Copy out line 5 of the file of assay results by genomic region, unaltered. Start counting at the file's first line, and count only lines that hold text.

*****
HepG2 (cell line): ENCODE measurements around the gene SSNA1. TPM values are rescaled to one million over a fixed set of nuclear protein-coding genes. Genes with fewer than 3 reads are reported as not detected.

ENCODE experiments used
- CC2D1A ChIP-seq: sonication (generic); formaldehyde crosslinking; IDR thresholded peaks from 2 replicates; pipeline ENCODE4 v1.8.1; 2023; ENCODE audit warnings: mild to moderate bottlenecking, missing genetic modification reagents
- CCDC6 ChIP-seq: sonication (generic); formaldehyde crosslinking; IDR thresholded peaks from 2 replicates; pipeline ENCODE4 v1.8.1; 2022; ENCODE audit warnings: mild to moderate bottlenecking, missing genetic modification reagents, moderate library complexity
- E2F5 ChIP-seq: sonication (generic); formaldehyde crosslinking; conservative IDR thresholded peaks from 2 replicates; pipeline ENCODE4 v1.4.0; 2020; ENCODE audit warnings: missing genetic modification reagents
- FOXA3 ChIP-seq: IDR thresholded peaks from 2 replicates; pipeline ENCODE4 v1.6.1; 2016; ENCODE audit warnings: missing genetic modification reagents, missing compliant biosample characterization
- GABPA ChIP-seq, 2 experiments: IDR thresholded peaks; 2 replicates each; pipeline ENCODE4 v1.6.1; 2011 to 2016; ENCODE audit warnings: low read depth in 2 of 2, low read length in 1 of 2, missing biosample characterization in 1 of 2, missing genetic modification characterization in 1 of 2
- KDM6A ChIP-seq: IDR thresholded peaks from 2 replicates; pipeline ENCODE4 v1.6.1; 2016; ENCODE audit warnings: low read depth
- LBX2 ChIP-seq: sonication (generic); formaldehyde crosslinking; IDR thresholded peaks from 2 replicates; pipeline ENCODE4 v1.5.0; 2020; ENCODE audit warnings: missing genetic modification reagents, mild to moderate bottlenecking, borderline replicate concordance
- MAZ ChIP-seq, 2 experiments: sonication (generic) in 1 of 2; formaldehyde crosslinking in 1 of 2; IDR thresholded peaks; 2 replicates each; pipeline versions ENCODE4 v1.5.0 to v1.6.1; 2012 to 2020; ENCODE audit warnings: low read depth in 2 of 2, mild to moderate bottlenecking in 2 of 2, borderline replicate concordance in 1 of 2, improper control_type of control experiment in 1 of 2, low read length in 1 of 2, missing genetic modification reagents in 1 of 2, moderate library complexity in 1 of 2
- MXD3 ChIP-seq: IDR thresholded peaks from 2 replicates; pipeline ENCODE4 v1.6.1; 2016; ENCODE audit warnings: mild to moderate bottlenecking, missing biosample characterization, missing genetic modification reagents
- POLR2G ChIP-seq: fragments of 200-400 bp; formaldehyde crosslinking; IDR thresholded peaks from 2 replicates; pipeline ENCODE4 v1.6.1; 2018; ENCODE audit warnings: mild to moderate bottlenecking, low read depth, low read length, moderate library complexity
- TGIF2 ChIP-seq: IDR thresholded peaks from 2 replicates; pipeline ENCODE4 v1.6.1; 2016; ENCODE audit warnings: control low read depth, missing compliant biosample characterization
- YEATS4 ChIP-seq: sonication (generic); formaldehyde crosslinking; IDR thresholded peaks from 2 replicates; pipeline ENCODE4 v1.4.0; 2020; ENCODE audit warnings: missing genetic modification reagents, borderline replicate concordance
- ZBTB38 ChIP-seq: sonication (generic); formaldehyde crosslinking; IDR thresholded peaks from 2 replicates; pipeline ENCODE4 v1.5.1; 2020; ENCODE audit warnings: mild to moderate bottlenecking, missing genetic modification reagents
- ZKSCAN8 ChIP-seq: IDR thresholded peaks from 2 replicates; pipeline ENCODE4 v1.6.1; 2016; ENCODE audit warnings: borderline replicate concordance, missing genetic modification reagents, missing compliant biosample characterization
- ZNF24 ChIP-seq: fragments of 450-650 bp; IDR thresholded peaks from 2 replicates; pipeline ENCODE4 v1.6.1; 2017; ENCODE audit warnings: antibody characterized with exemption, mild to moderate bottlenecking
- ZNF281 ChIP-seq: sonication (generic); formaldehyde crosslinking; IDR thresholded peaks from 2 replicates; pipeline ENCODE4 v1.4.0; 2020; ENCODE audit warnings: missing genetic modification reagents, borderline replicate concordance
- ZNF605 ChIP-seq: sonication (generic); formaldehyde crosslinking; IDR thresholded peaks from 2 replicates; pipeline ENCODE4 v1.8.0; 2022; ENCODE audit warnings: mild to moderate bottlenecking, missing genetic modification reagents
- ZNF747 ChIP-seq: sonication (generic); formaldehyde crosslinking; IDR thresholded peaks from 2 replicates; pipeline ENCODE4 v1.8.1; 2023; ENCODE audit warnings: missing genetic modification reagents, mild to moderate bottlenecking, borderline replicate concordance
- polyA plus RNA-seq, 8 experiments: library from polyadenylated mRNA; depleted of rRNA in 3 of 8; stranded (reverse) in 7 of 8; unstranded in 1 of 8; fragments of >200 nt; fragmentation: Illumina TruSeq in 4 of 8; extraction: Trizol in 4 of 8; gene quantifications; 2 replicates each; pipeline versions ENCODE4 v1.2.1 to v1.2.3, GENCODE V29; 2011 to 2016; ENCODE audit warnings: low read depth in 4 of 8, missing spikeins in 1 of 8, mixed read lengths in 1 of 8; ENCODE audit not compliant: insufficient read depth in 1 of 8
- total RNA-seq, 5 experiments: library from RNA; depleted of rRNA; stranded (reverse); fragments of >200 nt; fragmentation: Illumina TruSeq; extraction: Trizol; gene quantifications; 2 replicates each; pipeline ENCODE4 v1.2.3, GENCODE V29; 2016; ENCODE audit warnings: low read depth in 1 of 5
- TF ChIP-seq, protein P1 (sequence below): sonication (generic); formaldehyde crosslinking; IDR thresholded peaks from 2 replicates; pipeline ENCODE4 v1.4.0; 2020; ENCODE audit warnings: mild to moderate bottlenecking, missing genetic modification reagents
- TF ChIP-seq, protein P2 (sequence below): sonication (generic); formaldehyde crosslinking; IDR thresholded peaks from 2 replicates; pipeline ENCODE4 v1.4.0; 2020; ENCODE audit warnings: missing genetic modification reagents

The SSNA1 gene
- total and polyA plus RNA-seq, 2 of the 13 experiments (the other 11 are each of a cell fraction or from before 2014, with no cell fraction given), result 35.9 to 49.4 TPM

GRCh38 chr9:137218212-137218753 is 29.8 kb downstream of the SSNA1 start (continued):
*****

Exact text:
- E2F5 ChIP-seq: sonication (generic); formaldehyde crosslinking; conservative IDR thresholded peaks from 2 replicates; pipeline ENCODE4 v1.4.0; 2020; ENCODE audit warnings: missing genetic modification reagents